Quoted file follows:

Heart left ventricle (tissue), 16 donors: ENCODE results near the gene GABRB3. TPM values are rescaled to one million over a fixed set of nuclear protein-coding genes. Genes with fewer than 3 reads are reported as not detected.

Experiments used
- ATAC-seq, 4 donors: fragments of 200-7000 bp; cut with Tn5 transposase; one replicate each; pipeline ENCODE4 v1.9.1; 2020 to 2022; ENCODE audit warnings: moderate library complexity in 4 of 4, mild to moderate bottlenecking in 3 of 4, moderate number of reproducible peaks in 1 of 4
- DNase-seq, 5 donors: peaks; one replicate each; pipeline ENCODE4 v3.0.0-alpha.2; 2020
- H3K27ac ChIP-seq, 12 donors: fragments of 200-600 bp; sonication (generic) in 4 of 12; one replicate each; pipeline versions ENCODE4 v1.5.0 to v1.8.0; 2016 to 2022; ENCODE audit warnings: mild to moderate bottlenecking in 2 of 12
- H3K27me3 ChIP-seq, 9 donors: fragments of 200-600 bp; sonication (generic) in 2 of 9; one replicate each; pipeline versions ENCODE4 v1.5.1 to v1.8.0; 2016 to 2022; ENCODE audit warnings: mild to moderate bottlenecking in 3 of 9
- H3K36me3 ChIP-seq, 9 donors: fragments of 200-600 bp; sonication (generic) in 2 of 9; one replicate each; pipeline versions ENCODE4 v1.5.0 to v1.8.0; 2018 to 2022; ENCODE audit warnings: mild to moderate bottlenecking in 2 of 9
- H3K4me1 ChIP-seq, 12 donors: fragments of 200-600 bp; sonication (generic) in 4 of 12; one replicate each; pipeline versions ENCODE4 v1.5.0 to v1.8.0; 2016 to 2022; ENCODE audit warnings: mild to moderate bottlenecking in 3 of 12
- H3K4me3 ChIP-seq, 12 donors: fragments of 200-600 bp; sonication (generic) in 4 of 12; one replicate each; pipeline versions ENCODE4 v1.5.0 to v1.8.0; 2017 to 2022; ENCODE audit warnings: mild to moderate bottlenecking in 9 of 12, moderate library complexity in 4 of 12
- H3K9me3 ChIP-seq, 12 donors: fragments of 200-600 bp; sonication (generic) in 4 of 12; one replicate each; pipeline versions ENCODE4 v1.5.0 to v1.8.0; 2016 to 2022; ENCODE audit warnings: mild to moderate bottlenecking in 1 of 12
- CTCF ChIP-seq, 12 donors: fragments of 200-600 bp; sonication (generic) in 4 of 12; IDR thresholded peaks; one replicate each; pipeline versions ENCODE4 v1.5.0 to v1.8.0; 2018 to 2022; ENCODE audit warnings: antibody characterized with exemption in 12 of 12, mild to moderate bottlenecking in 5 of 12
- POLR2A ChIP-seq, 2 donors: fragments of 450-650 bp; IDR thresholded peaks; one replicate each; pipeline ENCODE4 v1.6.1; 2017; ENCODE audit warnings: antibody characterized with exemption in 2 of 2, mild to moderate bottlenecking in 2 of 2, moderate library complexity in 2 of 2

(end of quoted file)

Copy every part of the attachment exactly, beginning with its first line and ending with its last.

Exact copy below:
Heart left ventricle (tissue), 16 donors: ENCODE results near the gene GABRB3. TPM values are rescaled to one million over a fixed set of nuclear protein-coding genes. Genes with fewer than 3 reads are reported as not detected.

Experiments used
- ATAC-seq, 4 donors: fragments of 200-7000 bp; cut with Tn5 transposase; one replicate each; pipeline ENCODE4 v1.9.1; 2020 to 2022; ENCODE audit warnings: moderate library complexity in 4 of 4, mild to moderate bottlenecking in 3 of 4, moderate number of reproducible peaks in 1 of 4
- DNase-seq, 5 donors: peaks; one replicate each; pipeline ENCODE4 v3.0.0-alpha.2; 2020
- H3K27ac ChIP-seq, 12 donors: fragments of 200-600 bp; sonication (generic) in 4 of 12; one replicate each; pipeline versions ENCODE4 v1.5.0 to v1.8.0; 2016 to 2022; ENCODE audit warnings: mild to moderate bottlenecking in 2 of 12
- H3K27me3 ChIP-seq, 9 donors: fragments of 200-600 bp; sonication (generic) in 2 of 9; one replicate each; pipeline versions ENCODE4 v1.5.1 to v1.8.0; 2016 to 2022; ENCODE audit warnings: mild to moderate bottlenecking in 3 of 9
- H3K36me3 ChIP-seq, 9 donors: fragments of 200-600 bp; sonication (generic) in 2 of 9; one replicate each; pipeline versions ENCODE4 v1.5.0 to v1.8.0; 2018 to 2022; ENCODE audit warnings: mild to moderate bottlenecking in 2 of 9
- H3K4me1 ChIP-seq, 12 donors: fragments of 200-600 bp; sonication (generic) in 4 of 12; one replicate each; pipeline versions ENCODE4 v1.5.0 to v1.8.0; 2016 to 2022; ENCODE audit warnings: mild to moderate bottlenecking in 3 of 12
- H3K4me3 ChIP-seq, 12 donors: fragments of 200-600 bp; sonication (generic) in 4 of 12; one replicate each; pipeline versions ENCODE4 v1.5.0 to v1.8.0; 2017 to 2022; ENCODE audit warnings: mild to moderate bottlenecking in 9 of 12, moderate library complexity in 4 of 12
- H3K9me3 ChIP-seq, 12 donors: fragments of 200-600 bp; sonication (generic) in 4 of 12; one replicate each; pipeline versions ENCODE4 v1.5.0 to v1.8.0; 2016 to 2022; ENCODE audit warnings: mild to moderate bottlenecking in 1 of 12
- CTCF ChIP-seq, 12 donors: fragments of 200-600 bp; sonication (generic) in 4 of 12; IDR thresholded peaks; one replicate each; pipeline versions ENCODE4 v1.5.0 to v1.8.0; 2018 to 2022; ENCODE audit warnings: antibody characterized with exemption in 12 of 12, mild to moderate bottlenecking in 5 of 12
- POLR2A ChIP-seq, 2 donors: fragments of 450-650 bp; IDR thresholded peaks; one replicate each; pipeline ENCODE4 v1.6.1; 2017; ENCODE audit warnings: antibody characterized with exemption in 2 of 2, mild to moderate bottlenecking in 2 of 2, moderate library complexity in 2 of 2